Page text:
Pinocchio, a mystical text disguised as a fable

A Question to solve

There is an air of mystery about Pinocchio’s story, a riddle we would like to solve. Why did a writer such as Carlo Lorenzini, who throughout his carrier never rose above a Thouar or a Dazzi, suddenly produce an immortal story, an objective tale and a world-class masterpiece that had the unfathomable depth of an evangelical parable. How is it possible that a fable hastily cobbled together, perhaps reluctantly, with no clear plan, by a man who was probably defeated by personal and political disappointments could be considered an echo of a universal message and the mirror of all mankind? It’s a worrying thought. Why didn’t he sign it with his real name, like his other works, instead of choosing to use a “nom de plume”?


The question can be made into one, in that there’s an explanation or better still an hypothesis that answers both of them. The hypothesis is that the text is both inspired and the result of a brainwave. The adventures of Pinocchio, the most widely read children’s book which has been translated throughout the world, in the guise of a children’s tale, conceals the greatest and most daring mystical text of all world literature.

In actual fact what we see in Pinocchio are the wood shavings of our lost soul. This explains why when we read Pinocchio the text appears to be real while the author remains an unnecessary hypothesis. His existence is superfluous like in the Old Testament and the Gospels. There’re holy books, but not holy authors. Carlo Lorenzini didn’t feel like signing a universal story, that was written in Heaven, it only had to be written  down.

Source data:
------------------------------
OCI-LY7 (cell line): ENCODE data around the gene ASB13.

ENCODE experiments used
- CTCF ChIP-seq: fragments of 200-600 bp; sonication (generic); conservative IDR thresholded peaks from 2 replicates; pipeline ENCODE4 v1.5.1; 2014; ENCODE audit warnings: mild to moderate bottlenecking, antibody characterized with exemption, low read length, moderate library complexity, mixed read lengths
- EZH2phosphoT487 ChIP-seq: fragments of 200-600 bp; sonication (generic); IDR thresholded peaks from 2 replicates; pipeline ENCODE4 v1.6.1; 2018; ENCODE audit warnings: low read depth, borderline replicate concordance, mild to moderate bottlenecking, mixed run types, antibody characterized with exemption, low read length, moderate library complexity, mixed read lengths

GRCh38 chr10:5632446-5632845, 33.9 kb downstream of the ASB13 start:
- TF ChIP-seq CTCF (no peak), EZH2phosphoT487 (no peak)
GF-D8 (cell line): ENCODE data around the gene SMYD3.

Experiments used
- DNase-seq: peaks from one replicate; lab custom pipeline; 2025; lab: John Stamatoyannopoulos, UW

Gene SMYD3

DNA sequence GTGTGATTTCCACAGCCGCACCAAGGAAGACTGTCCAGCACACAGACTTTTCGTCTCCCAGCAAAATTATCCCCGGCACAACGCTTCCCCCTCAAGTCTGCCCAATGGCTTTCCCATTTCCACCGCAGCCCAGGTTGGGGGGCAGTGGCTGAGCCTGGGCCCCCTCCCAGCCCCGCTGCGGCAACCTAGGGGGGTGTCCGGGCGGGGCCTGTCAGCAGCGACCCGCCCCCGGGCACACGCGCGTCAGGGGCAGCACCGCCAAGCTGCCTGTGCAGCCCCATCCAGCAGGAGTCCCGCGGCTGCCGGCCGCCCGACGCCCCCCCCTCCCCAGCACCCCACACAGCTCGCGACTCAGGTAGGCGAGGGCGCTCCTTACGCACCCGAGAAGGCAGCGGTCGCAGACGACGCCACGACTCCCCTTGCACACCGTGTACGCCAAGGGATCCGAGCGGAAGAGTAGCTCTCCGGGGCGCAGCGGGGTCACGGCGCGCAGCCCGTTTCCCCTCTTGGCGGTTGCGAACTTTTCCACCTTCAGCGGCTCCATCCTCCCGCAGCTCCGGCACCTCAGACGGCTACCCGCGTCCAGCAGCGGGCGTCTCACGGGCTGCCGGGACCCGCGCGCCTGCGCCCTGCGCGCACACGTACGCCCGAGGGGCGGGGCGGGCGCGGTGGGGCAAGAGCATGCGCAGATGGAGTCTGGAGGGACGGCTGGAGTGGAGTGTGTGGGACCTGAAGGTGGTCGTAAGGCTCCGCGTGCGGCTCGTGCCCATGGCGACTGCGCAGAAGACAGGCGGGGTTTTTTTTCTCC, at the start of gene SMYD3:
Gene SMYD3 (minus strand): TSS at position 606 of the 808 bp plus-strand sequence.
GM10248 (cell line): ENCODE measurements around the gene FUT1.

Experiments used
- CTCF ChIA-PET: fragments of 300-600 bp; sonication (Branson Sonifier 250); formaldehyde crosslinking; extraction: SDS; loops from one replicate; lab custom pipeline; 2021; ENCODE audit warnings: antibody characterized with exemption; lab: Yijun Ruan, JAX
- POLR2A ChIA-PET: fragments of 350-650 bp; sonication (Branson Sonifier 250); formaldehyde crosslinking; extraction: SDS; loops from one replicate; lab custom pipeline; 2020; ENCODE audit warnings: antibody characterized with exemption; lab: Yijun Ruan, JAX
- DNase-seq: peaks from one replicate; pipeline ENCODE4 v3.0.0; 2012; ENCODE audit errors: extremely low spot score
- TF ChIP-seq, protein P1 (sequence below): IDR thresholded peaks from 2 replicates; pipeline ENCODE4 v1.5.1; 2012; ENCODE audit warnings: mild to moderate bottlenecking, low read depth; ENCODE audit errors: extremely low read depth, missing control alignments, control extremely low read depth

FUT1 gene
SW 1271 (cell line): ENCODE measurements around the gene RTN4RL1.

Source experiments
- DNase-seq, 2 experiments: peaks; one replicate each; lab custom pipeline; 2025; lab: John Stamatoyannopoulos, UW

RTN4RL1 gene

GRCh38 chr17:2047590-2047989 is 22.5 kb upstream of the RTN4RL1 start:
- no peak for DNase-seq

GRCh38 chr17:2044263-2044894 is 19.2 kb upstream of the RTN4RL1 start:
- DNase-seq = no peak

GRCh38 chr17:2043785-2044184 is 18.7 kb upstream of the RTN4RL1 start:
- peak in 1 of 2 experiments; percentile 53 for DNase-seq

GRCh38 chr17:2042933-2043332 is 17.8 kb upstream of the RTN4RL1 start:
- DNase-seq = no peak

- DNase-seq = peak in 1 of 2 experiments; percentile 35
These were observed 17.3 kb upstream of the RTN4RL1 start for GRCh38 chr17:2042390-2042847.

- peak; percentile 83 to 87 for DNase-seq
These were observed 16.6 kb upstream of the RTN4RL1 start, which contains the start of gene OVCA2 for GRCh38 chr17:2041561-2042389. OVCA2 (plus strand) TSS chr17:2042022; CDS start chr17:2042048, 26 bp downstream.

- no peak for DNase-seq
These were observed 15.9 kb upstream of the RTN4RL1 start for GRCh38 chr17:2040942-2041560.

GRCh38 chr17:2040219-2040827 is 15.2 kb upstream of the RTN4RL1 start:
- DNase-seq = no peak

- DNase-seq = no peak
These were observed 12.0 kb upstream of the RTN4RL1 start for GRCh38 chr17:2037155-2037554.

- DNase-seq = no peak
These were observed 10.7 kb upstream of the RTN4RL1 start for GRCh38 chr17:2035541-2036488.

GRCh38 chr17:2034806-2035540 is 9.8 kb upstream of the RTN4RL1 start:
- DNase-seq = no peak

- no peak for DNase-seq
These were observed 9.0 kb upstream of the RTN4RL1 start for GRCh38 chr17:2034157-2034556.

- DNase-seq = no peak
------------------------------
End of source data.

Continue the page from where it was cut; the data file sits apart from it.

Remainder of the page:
Pinocchio is any piece of wood that belongs to the pile. It is stuff that is destined to be destroyed and burnt, but it also longs to live. In this transformation the antagonists, represented by the Cat and the Fox have a providential, religious, ideological and theological nature.

The world is a mirror. Through its events and in its symbolic language that   are made up of circumstances and meetings, it constantly gives out signals, clues and indications. If Pinocchio ( the ordinary human being ) could read them , he would not be so busy sabotaging his own being, he would not make the wrong choice at the crossroads of life and neither would he reject experience, in specious collaboration with error and misunderstanding.

The Cat, cruel and simple and the Fox, ironic and savage are two poetic criminal figures.

The characters in Pinocchio’s world are nothing other than projections of our imagination, figures that thanks to our strong belief in them, have ended up by haunting our world. The Cat and the Fox stand out more than all the others, with their physical deformities, a symbol of a putrid conscience that is disguised with cunning.

A strict deontology compels them to warn the victim with a thousand signals, contradictions and slips. In short they can rob someone who is determined to be robbed. This is why, one day, in all the law courts of an advanced humanity, we shall read in very large letters: “the victim is always guilty”.